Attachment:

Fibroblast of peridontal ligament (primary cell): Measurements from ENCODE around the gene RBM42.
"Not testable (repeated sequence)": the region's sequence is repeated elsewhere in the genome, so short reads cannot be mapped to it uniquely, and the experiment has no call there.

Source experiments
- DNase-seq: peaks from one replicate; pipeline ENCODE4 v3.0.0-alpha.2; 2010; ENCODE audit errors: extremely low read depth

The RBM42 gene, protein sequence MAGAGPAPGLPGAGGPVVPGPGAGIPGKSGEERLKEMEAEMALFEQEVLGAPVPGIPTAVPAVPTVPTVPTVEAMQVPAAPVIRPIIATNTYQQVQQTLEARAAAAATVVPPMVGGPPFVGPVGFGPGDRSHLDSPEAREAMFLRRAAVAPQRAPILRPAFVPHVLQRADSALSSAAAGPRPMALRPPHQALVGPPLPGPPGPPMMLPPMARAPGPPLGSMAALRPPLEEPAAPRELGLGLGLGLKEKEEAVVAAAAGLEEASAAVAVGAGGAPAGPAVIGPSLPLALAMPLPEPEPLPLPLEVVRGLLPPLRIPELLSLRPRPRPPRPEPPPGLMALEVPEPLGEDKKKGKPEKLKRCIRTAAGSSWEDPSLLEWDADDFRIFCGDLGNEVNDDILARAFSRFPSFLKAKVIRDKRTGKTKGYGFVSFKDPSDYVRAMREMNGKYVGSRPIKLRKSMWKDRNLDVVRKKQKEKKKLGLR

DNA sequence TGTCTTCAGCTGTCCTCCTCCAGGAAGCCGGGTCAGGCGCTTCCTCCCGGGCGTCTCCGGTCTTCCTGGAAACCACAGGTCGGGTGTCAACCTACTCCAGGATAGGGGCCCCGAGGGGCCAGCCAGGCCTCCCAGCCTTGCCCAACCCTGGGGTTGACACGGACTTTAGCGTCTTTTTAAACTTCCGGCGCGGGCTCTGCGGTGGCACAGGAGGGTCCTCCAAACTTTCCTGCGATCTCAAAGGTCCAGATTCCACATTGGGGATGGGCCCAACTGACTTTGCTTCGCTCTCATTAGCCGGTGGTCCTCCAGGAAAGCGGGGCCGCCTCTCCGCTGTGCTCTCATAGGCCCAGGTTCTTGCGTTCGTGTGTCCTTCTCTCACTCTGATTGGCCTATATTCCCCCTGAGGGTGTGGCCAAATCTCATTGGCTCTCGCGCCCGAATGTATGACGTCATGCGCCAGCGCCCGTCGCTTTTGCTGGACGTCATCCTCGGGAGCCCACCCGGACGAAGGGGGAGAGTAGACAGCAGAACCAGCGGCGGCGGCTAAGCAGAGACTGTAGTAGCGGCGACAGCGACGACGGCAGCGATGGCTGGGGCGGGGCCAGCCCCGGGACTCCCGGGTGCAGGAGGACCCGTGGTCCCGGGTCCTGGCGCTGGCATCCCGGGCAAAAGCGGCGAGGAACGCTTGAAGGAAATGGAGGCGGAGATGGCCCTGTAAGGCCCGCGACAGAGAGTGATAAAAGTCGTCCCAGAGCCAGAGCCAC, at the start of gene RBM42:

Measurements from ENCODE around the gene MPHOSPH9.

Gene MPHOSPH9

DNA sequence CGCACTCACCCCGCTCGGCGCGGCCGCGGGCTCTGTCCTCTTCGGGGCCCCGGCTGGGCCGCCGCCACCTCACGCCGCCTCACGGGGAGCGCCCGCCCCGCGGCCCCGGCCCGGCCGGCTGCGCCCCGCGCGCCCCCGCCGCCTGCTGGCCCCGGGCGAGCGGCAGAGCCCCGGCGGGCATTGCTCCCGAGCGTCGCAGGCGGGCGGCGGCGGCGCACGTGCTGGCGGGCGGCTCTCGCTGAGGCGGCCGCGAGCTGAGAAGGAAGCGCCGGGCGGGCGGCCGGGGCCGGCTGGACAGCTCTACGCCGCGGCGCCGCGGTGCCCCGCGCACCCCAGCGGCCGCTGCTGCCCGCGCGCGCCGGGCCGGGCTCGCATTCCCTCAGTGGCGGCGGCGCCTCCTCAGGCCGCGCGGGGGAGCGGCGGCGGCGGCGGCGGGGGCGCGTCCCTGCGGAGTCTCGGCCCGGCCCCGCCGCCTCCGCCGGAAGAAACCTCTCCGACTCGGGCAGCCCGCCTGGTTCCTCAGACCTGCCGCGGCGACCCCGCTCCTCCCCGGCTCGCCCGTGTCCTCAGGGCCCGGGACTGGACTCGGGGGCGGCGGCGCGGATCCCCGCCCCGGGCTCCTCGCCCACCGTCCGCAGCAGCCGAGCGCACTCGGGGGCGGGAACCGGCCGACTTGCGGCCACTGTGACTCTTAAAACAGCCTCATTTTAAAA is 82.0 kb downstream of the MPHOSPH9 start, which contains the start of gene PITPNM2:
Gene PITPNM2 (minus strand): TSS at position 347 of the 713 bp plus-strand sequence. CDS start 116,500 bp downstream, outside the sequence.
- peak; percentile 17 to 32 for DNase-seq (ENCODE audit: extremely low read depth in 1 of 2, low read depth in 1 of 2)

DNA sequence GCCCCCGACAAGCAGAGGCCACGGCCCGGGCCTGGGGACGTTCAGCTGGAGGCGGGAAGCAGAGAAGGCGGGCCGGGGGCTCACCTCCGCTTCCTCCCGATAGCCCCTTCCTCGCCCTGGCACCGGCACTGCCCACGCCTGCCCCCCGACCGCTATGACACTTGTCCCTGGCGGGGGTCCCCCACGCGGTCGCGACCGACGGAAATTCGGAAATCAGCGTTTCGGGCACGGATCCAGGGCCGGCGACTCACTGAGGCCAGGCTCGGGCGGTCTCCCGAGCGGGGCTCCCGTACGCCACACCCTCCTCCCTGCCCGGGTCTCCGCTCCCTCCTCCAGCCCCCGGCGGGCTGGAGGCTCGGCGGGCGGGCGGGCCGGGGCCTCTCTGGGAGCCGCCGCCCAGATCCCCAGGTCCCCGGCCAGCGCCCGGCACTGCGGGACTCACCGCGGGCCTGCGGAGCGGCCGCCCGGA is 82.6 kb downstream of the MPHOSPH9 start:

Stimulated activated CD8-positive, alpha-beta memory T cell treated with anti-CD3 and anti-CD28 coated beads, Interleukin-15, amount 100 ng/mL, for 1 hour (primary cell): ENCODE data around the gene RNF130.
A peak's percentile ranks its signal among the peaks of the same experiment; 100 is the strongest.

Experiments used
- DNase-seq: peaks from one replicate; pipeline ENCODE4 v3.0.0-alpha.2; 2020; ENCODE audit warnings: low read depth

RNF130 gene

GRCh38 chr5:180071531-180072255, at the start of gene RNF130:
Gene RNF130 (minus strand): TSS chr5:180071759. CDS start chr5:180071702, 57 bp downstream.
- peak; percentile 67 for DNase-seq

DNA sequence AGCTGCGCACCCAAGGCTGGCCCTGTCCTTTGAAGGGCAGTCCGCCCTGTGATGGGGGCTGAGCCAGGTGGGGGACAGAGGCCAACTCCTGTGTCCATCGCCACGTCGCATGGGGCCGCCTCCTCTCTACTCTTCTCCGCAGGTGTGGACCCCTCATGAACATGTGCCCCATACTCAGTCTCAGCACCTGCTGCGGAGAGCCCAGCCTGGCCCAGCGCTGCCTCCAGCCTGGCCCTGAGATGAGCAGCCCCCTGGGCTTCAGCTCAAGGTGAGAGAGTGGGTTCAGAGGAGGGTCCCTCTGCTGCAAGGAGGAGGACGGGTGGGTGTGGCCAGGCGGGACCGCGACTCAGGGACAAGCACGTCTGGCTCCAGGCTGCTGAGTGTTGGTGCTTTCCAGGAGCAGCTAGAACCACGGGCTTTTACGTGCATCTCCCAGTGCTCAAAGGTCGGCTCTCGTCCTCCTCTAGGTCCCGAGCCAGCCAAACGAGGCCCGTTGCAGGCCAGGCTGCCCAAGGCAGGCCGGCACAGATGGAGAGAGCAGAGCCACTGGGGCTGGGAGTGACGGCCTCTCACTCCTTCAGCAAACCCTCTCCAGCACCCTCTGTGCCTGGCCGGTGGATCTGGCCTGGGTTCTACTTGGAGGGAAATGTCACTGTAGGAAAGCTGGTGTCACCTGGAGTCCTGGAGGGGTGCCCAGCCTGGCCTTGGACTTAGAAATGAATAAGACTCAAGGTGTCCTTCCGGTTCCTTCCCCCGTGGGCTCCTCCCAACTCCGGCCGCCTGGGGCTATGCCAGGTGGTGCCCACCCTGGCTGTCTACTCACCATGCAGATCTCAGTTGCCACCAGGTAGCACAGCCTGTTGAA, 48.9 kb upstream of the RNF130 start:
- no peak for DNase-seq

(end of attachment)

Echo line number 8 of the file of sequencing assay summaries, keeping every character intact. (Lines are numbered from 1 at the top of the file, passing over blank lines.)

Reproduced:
Gene MPHOSPH9